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Crossed Extensor Reflex
About 0.2 to 0.5 second after a stimulus elicits a flexor reflex in one limb, the opposite limb begins to extend.
This is called the crossed extensor reflex. Extension of the opposite limb can push the entire body away from the object causing the painful stimulus in the with-drawn limb.
Neuronal Mechanism of the Crossed Extensor Reflex. Theright-hand portion of Figure 54–8 shows the neuronal circuit responsible for the crossed extensor reflex, demonstrating that signals from sensory nerves cross to the opposite side of the cord to excite extensor muscles. Because the crossed extensor reflex usually does not begin until 200 to 500 milliseconds after onset of the initial pain stimulus, it is certain that many interneurons are involved in the circuit between the incoming sensory neuron and the motor neurons of the opposite side of the cord responsible for the crossed extension. After the painful stimulus is removed, the crossed extensor reflex has an even longer period of afterdischarge than does the flexor reflex. Again, it is presumed that this prolonged after-discharge results from reverberating circuits among the interneuronal cells.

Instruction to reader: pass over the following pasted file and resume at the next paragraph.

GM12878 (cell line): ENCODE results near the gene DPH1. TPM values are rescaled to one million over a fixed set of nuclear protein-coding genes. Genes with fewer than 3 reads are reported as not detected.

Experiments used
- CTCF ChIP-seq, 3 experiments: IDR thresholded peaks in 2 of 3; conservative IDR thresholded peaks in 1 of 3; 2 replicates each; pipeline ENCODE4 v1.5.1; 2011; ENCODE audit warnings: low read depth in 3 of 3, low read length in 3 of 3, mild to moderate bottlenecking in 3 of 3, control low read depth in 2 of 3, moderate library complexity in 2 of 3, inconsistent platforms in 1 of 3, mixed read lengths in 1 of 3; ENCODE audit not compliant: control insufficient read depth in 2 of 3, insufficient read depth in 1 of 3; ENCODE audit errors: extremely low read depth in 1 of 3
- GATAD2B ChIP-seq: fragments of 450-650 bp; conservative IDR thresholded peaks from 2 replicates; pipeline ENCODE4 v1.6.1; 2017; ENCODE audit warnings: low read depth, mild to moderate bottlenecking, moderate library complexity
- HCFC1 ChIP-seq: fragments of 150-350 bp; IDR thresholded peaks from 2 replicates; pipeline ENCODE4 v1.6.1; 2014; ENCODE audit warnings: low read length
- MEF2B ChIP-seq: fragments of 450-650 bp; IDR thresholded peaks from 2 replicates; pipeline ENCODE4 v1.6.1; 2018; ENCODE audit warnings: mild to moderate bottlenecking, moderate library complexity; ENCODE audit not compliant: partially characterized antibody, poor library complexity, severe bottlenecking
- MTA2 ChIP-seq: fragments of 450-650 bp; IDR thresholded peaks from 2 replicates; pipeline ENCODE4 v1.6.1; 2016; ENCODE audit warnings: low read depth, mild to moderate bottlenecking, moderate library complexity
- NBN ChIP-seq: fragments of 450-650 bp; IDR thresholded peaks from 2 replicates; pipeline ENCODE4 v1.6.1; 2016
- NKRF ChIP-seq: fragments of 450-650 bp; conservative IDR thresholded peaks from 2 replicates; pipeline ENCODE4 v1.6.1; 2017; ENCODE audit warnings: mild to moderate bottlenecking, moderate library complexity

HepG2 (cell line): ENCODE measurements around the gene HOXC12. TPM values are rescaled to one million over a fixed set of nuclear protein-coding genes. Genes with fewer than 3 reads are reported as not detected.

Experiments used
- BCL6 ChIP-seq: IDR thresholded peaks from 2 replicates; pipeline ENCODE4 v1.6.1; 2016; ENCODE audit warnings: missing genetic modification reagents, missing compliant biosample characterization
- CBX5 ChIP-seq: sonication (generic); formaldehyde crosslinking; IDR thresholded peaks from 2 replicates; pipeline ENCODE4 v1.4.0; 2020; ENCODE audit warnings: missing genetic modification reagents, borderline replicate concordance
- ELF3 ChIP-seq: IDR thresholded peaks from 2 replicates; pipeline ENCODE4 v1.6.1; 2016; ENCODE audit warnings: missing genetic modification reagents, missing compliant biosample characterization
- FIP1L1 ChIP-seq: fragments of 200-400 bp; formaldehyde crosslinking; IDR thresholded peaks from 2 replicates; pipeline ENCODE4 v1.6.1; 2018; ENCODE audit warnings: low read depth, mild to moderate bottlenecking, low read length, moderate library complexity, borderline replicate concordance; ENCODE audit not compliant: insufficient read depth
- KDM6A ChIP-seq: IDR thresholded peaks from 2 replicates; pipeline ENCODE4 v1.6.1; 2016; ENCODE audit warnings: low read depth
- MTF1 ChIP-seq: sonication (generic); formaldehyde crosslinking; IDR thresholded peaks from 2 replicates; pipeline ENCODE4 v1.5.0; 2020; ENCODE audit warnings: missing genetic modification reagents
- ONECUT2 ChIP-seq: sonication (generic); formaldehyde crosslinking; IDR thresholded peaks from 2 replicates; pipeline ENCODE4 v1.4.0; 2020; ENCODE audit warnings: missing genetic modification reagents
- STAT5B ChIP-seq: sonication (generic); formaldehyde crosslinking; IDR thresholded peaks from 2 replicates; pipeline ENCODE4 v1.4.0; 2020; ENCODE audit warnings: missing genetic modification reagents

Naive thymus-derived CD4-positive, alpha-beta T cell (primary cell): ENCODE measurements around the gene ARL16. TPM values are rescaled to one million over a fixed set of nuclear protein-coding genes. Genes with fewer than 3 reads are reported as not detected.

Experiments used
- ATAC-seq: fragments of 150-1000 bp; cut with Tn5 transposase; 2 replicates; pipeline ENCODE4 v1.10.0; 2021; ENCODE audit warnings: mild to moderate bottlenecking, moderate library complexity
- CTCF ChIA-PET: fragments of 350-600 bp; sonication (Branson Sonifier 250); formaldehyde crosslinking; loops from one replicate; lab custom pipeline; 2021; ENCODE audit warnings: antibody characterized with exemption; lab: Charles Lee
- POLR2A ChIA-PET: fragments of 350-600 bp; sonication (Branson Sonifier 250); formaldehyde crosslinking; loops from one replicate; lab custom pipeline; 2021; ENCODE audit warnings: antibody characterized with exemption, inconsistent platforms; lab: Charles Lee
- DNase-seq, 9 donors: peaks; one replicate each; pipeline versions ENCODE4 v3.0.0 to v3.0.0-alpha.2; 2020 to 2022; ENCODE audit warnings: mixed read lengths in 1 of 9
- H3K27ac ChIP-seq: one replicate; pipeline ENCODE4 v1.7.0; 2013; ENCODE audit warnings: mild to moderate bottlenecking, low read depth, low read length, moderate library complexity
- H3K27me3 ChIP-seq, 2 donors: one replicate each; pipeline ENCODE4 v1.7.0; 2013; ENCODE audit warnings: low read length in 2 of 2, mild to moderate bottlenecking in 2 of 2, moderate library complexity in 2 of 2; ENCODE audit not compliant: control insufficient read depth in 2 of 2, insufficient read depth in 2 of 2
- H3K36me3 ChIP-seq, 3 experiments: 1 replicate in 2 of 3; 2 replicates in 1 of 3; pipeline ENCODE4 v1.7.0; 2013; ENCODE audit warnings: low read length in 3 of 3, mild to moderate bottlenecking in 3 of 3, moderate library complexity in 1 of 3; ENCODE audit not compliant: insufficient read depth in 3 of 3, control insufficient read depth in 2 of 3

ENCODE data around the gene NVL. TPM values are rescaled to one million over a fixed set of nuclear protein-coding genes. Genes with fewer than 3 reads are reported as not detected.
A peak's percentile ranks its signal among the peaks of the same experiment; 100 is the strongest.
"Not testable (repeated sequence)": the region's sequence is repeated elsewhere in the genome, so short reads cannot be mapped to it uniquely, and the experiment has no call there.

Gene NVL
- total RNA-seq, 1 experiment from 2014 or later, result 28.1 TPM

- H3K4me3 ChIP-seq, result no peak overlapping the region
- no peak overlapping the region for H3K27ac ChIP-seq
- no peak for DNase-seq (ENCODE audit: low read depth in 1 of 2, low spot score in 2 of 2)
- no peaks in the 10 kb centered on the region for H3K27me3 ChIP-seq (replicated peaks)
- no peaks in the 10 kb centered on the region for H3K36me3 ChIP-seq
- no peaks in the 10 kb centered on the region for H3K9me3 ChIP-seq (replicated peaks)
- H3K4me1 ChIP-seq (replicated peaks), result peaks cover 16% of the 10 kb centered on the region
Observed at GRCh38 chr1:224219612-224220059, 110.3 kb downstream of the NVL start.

Figure 54–10 shows a typical myogram recorded from a muscle involved in a crossed extensor reflex. This demonstrates the relatively long latency before the reflex begins and the long afterdischarge at the end of the stimulus. The prolonged afterdischarge is of benefit in holding the pained area of the body away from the painful object until other nervous reactions cause the entire body to move away.
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